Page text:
“You cannot make good economics out of bad ethics,” wrote the poet Ezra Pound, and the circular economy is certainly based on an ethic that promises excellent results. The model offers huge potential, and to set it in motion we need to change the traditional approach to business, promoting initiatives for responsible use of natural resources, harmonising the economic, social and environmental aspects and taking a circular rather than linear view.
This was the subject for discussion on 5 June, at the World Environment Day, in Milan. The event was held in the Lombardy Region building during the conference on “How the circular economy can add value to Italian companies” organised by Credit Suisse.
Without the circular economy it’s impossible to achieve genuinely sustainable development – that is the conclusion that has been reached in recent years by institutions, organisations, companies and many private citizens. Sustainable development is the path we must take, the only way forward that enables innovation to ensure competitiveness while safeguarding our planet’s future.
The round table was opened by Stefano Vecchi, CEO of Credit Suisse Italia, who presented a thought-provoking piece of data – the annual use of the Earth’s resources is 1.7 times greater than the ability of its ecosystems to regenerate them. In other words, that’s almost double the amount of available assets. According to Vecchi, “if we make a projection of the current state of affairs to the year 2050, we’ll need three planet Earths to satisfy the demand for resources.” Furthermore, because “eight of the 10 most serious threats to the world economy derive from problems involving the environment, it’s vital that companies adopt the principles of the circular economy as quickly as possible.”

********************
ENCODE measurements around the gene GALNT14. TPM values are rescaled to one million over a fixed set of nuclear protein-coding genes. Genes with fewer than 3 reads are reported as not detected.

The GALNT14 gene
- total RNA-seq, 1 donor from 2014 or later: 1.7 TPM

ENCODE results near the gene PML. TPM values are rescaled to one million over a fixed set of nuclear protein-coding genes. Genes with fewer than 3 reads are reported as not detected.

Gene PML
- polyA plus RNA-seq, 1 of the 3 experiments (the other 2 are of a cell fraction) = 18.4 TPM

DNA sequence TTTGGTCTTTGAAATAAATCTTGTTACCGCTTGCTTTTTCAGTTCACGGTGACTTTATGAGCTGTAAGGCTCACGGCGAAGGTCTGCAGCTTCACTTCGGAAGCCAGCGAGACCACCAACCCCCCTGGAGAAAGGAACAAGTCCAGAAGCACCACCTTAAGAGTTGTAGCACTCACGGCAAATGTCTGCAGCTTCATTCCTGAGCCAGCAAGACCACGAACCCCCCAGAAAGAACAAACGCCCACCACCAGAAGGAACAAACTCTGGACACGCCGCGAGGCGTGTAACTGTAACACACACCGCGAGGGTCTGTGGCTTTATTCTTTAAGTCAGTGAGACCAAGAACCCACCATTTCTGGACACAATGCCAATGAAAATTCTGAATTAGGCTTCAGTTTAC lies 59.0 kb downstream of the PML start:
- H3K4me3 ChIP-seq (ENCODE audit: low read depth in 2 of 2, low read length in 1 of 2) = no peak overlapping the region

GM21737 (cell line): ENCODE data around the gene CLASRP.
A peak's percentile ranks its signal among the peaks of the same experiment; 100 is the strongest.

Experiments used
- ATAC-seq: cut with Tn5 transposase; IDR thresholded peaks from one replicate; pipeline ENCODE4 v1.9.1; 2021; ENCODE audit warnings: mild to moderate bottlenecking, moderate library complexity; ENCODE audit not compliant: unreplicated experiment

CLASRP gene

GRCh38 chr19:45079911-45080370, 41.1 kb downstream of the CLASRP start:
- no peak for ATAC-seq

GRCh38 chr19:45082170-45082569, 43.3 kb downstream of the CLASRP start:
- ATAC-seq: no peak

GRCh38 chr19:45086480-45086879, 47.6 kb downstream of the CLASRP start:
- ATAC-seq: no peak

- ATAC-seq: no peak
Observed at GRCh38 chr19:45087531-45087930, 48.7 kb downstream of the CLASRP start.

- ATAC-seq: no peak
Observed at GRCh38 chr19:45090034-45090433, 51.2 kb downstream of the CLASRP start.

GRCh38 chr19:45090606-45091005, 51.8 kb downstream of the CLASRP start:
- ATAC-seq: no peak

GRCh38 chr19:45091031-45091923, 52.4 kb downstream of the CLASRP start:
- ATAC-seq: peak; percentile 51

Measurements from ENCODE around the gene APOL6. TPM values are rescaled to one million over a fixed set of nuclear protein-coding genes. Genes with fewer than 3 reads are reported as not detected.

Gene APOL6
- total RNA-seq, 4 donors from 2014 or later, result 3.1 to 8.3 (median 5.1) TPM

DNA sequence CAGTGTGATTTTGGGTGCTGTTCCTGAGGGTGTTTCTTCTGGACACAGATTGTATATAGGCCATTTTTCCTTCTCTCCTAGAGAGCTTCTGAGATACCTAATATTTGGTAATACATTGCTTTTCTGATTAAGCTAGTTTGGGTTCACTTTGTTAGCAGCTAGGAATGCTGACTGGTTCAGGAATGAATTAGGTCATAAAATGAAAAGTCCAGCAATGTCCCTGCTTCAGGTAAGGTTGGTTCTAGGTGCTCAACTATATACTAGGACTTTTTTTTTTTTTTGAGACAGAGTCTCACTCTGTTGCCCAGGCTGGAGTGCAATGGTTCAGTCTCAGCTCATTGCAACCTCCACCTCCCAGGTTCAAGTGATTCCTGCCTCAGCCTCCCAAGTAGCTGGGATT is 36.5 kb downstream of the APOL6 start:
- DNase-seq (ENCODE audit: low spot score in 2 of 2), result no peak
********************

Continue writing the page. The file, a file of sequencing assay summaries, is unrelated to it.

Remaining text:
From this point of view Italy is a virtuous nation – over two million jobs, 13 % of the total, can be classed as green jobs, with a positive environmental impact. Domenico Sturabotti, Director of the Fondazione Symbola, pointed out that this is not the only accolade our country can claim, as Italy also heads the European rankings for the total amount of recycled waste (79%) and the percentage of renewable energy as a proportion of total consumption. However, Sturabotti also insisted that there is more to do, as many Italian companies have not yet taken on board a genuine culture of sustainability.
Enel is one of the companies that have made the circular economy a driver for their corporate strategy, and which were invited to present their experiences in this respect. Ernesto Ciorra, our Group’s Chief Innovability Officer, took the stage at the round table in Milan to say that “constant change – in other words, technological innovation – is crucial to a company’s survival and sustainability. That’s why we invented the concept of innovability: innovation and sustainability are interwoven themes and all our strategic decisions are shaped by these two key principles.”
Ciorra went on to say that another key principle in our Group’s strategy is the central role played by people: “When we decided to decommission 23 thermal power plants in Italy, our main concern was to relocate the workforce. From this point of view, the circular economy concept can also be applied to skills in a ‘circularity of people.’”